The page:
Since debuting an unprecedented vision for getting colonizers to Mars, SpaceX CEO Elon Musk hasn’t revealed many more of the finer details behind what it’s going to take to ship thousands of people sprawled across dozens of ships at once, ferry them to Mars, and then come back and do the whole thing all over again, and again, and again — until we have a million people on Mars inhabiting the first-ever extraterrestrial city.

That’s the idea behind the Interplanetary Transport System, or ITS. On Sunday, a Twitter user asked Musk when we might finally hear about updated details for the ITS architecture and design.

Well, sort of. The question was actually posed as: “Eta on the ITS/BFR/MCT architecture changes?” And as you can see, it lumps in three different acronyms which all relate to SpaceX’s plans for Mars travel.

Musk’s response to the Twitter user was pretty succinct: “Almost there. Probably in a few months.” But in order to really understand that answer, it’s worth unpacking exactly what ITS, BFR, and MCT all mean.

First, we’ll start with MCT, which stand from Mars Colonial Transporter. This was the first label for SpaceX’s Mars transport architecture and was replaced with ITS last fall, when Musk gave his talk at the International Aeronautical Congress in Guadalajara, Mexico. SpaceX barely divulged much information about what exactly the MCT was, so for all intents and purposes, the MCT is not a thing anyone should worry about understanding anymore.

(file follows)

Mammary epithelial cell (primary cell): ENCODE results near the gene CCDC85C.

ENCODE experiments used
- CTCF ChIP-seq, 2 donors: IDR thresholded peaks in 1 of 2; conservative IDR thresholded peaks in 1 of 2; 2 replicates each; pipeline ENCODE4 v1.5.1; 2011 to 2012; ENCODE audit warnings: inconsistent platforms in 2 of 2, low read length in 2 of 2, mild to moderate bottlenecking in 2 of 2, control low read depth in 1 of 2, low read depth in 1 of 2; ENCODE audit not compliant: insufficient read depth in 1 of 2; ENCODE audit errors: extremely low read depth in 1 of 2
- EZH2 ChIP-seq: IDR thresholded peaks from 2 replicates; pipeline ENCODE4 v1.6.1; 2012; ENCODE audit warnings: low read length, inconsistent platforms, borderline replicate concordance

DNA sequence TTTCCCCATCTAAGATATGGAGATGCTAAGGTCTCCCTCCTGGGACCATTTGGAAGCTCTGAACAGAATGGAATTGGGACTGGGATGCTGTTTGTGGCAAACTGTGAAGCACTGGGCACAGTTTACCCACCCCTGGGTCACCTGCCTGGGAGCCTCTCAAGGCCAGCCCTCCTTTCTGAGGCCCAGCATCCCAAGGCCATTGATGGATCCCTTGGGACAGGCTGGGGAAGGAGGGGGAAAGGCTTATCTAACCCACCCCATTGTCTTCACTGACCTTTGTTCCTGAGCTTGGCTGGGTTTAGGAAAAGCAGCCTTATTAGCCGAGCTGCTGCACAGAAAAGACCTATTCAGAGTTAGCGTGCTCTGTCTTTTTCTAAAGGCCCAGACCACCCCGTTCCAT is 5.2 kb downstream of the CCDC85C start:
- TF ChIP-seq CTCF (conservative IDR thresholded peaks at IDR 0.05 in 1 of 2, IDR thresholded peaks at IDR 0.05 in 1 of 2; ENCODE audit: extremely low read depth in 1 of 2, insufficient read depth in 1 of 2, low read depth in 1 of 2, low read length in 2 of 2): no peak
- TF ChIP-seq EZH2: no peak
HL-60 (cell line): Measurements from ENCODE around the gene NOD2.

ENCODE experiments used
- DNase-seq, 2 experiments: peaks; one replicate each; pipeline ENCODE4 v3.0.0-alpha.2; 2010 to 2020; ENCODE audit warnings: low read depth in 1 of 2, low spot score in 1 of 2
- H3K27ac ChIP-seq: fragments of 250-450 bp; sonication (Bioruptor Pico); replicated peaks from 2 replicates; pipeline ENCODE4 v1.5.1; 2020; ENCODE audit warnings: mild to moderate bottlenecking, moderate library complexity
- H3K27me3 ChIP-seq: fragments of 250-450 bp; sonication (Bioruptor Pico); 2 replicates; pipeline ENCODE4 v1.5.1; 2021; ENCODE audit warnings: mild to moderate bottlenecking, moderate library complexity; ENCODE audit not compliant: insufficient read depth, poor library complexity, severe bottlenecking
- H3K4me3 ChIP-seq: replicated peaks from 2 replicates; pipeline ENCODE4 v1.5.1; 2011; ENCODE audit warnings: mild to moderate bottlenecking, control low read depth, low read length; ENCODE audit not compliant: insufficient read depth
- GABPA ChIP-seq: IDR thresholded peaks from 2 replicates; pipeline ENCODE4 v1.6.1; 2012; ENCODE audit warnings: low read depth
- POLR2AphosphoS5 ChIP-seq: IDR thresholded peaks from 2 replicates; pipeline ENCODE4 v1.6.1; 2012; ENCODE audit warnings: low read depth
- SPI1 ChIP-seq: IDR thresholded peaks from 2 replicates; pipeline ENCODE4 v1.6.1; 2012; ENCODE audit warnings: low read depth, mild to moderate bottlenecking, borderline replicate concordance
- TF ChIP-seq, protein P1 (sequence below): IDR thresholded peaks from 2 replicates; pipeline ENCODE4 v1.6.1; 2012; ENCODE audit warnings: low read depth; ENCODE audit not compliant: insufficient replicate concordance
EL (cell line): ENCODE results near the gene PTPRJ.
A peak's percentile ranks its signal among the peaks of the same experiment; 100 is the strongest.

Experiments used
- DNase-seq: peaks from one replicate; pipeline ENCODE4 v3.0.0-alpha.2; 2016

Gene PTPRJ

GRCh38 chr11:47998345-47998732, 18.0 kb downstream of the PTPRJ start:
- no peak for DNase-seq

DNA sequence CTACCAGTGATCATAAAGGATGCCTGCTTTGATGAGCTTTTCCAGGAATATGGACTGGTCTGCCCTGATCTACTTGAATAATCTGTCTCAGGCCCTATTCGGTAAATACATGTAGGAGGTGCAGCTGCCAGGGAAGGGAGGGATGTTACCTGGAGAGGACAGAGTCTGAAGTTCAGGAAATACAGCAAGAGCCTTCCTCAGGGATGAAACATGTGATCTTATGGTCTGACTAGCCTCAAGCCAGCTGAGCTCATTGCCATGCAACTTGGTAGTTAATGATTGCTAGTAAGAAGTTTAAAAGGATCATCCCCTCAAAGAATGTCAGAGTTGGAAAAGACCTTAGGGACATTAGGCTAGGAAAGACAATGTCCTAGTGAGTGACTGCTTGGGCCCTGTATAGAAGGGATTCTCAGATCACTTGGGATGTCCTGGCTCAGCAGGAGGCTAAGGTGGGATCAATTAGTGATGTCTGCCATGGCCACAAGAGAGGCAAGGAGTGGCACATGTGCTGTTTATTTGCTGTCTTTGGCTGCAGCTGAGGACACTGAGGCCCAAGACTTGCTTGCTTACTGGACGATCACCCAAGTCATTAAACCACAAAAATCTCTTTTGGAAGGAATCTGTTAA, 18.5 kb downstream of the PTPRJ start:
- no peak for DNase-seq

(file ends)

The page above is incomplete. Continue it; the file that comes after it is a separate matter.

The ITS, meanwhile, is the transportation system Musk and his team have come up with for taking human beings to Mars for a relatively inexpensive $200,000 per person. You can read more about it here, but the basic idea is to make nearly all necessary hardware reusable again and again, and develop a way to manufacture methane-based fuel on Mars itself.

A key part of that will be the BFR, which is short for — and I kid you not — Big Fucking Rocket. This is basically supposed to be the most powerful rocket in the world — exponentially bigger than the Falcon 9, and even more powerful than the vaunted Falcon Heavy which will debut later this year. Musk has said before the thrust of the BFR should be equivalent to something like 120 Boeing 747s firing their engines all at once.

BFR Wait But Why
A totally excellent illustration made by Wait But Why of how big the BFR will be.

But again, the exact details for the BFR, like the ITS, are slim. We have some cool animations, sure, but they don’t tell us anything about how these pieces of technology will work from a technical perspective.

“A few months” is not much to go on, but the end of September marks the one year anniversary of Musk’s IAC talk, which happens to be — you guessed it — around the same time as this year’s IAC, which takes place September 25-29 in Adelaide, Australia. It’s still not clear whether Musk will be giving a talk or even attending this one as well, but it’s almost a certainty SpaceX will be participating in some way, and that’s probably when we’re going to get more information on what the ITS and BFR will entail.

Let’s just hope the company at least sticks to the name BFR.

Photos via Wait but Why, SpaceX, Getty Images / Justin Sullivan